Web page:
Mark Gurman has a major scoop about the next iPhone:
Apple Inc. plans to transform the way people use its next high-end iPhone byeliminatingthe concept of a home button andmakingother adjustmentsto a flagship device that’s becoming almost all screen, according to images of the new device viewed by Bloomberg News and people familiar with the gadget.
The home button is the key to the iPhone and the design hasn’t changed much since it launched in 2007. Currently, users click it to return to the starting app grid that greets them multiple times a day. They hold itdown to talk to theSiridigital assistant. Double click it and you get multitasking where different apps screens can be swiped through like a carousel.
Apple is preparing three new iPhones for debut next month. One of the models, a new high-enddevice, packsin enough changes to make it one of the biggestiPhone updates in the product’s decade-long history. With acrisper screen that takes up nearly the entire front, Apple has tested the complete removal of thehome button – even a digital one – in favor of newgesture controls for taskslike going to the main app grid and opening multitasking, according to the people and the images.
I don’t really dwell too much on iPhone rumours, but this one is an exception because one, it’s about a major change to the core user interaction model of iOS and the iPhone, and two, I happen to know this rumour happens to be accurate.
The removal of the home button and replacing it with what is effectively a gesture area is probably the single-biggest user interface change in iOS since the day it was released, and it also happens to be yet another step in the enduring quest Android and iOS are on to become more like webOS. Steven-Troughton-Smith (go support his work!) showed a number of mockups to give a better idea of what it’s going to look like.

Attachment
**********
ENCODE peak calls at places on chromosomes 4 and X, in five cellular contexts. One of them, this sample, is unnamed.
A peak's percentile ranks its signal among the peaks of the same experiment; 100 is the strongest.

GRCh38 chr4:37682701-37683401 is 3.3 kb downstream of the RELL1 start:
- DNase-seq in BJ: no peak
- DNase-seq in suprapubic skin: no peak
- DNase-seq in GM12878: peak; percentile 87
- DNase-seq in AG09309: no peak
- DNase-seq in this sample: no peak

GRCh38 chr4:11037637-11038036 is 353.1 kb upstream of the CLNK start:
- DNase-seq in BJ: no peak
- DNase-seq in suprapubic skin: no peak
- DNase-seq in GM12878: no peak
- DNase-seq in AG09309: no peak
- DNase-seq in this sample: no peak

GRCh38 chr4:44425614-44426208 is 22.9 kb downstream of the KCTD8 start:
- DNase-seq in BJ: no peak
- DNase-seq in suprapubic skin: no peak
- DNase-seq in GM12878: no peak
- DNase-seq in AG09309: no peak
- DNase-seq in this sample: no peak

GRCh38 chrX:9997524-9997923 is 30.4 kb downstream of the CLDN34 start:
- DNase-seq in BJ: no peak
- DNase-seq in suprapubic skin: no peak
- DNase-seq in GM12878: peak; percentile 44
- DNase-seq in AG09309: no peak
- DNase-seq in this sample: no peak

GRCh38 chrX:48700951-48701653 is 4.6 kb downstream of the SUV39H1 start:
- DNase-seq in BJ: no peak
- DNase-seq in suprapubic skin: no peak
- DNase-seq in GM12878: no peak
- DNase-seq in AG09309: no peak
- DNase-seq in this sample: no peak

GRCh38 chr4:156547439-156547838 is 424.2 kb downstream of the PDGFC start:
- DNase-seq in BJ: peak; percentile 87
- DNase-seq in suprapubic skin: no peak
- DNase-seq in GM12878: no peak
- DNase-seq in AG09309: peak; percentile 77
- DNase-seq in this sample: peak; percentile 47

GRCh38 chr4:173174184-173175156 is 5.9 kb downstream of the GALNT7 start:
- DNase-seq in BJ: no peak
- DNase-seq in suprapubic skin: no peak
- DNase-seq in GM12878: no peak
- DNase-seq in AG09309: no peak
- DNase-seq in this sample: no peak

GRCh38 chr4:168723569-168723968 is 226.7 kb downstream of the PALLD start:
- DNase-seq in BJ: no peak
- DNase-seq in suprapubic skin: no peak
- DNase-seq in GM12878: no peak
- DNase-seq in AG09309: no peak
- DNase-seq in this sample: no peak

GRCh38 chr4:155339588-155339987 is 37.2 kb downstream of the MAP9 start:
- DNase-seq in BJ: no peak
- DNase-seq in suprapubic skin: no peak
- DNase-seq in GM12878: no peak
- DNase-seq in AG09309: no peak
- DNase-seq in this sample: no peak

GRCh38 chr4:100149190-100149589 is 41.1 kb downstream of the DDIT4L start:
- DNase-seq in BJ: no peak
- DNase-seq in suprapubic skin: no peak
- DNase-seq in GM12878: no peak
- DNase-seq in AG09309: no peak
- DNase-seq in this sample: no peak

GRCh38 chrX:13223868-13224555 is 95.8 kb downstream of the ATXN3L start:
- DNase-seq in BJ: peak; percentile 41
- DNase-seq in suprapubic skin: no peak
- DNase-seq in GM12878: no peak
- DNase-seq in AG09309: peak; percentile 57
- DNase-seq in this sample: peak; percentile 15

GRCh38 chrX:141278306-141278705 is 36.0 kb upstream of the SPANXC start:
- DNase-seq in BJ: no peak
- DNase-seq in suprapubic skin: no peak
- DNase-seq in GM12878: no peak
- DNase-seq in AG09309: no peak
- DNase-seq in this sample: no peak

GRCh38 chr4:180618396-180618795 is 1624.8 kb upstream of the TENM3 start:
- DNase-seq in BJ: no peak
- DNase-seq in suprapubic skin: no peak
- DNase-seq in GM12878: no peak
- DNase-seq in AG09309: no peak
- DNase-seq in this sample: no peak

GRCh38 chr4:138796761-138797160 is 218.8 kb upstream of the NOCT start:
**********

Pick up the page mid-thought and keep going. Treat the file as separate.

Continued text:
Replacing the iconic home button with a gesture area is actually a pretty fundamental shift in the interaction model of iOS. It seems to indicate that Apple is confident enough that users are well-versed in touch interfaces enough to start “hiding” important, crucial interactions – like going back to the homescreen – behind gestures that are clearly less discoverable than that huge home button. Google did something similar – but far less consequential – by removing the “drawer” button in Android’s dock with a swipe-up gesture.
If this trend persists, it would seem Apple’s (and to a lesser extent, Google’s) engineers think that the touch paradigm is old and established enough to be more abstract, which opens up a whole slew of other possibilities. Up until now, undiscoverable gestures were generally used for more power-user oriented interactions, but with this next iPhone, they will be used for basic, cornerstone iOS interactions.